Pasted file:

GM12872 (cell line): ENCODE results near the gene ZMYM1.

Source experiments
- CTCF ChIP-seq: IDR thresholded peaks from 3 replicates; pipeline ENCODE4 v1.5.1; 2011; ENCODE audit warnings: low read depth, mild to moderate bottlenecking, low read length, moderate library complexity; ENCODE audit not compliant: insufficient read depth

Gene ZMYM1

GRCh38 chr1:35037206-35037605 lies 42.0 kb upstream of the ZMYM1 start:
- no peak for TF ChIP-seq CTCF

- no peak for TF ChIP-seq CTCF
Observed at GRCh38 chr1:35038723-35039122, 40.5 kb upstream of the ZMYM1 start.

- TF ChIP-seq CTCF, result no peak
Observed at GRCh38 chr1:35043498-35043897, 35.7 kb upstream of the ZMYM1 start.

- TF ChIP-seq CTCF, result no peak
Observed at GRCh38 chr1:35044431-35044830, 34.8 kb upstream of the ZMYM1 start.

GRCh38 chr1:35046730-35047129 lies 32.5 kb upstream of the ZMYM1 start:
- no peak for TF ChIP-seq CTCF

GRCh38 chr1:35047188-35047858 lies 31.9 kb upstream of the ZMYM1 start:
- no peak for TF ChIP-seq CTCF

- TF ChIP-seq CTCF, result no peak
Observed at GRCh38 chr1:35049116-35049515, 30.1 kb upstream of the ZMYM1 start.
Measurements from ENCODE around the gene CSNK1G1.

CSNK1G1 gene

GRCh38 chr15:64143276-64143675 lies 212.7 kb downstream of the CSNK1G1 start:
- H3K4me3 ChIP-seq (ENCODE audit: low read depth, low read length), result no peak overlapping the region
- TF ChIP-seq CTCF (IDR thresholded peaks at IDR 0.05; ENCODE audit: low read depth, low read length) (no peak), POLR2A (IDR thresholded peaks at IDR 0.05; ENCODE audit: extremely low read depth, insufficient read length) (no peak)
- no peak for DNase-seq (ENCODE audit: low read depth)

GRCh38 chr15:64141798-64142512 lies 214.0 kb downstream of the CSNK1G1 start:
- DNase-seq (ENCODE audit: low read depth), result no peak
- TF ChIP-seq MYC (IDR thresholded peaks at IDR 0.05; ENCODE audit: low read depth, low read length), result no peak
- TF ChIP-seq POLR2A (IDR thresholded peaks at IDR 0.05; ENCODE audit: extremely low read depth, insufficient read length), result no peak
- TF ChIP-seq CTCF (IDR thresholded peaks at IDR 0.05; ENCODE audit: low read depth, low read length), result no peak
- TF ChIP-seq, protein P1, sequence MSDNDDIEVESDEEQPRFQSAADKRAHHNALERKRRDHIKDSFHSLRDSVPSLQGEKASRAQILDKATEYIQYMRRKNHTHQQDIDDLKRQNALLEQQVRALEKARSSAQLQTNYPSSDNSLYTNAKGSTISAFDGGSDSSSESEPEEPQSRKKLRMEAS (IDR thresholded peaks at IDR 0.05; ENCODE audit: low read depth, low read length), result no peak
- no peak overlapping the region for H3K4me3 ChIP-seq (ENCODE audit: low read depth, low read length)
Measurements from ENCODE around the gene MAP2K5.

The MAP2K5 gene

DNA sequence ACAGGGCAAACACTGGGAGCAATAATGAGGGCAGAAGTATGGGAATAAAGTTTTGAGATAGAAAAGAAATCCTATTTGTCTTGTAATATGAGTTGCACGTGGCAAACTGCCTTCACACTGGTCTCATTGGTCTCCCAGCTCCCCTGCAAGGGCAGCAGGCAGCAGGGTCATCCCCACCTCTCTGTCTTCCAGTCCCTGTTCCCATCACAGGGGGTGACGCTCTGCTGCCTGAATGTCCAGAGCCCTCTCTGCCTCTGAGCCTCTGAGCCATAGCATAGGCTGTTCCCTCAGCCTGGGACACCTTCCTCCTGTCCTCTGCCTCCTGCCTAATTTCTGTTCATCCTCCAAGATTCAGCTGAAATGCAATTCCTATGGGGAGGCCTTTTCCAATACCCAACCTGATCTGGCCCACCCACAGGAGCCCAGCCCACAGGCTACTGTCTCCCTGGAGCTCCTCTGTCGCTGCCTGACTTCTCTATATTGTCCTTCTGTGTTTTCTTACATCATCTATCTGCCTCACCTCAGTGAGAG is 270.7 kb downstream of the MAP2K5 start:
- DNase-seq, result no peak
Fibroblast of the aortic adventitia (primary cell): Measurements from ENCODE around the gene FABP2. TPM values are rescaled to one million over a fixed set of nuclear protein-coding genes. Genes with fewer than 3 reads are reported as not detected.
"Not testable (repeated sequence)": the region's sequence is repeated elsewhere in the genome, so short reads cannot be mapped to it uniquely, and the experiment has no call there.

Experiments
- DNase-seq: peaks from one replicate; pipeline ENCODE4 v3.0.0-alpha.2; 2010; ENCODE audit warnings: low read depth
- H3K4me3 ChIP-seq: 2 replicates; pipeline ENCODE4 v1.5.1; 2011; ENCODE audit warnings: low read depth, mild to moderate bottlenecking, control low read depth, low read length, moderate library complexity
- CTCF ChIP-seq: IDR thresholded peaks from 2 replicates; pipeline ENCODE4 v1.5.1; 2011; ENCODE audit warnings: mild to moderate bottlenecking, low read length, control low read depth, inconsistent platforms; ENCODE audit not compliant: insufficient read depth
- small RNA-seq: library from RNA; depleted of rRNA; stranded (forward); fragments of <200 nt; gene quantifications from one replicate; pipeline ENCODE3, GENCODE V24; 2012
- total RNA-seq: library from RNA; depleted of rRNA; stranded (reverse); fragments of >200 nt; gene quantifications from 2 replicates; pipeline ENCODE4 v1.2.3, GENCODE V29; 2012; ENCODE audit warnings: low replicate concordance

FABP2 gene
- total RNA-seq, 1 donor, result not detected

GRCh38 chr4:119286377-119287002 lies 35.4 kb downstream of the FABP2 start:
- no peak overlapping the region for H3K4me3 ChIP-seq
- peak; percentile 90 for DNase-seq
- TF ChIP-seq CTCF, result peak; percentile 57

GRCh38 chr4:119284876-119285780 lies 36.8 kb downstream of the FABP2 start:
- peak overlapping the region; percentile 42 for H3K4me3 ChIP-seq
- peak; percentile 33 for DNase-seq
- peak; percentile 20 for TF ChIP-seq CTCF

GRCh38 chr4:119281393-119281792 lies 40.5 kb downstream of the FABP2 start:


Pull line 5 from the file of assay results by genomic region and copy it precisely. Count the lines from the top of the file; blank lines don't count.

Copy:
GRCh38 chr1:35037206-35037605 lies 42.0 kb upstream of the ZMYM1 start: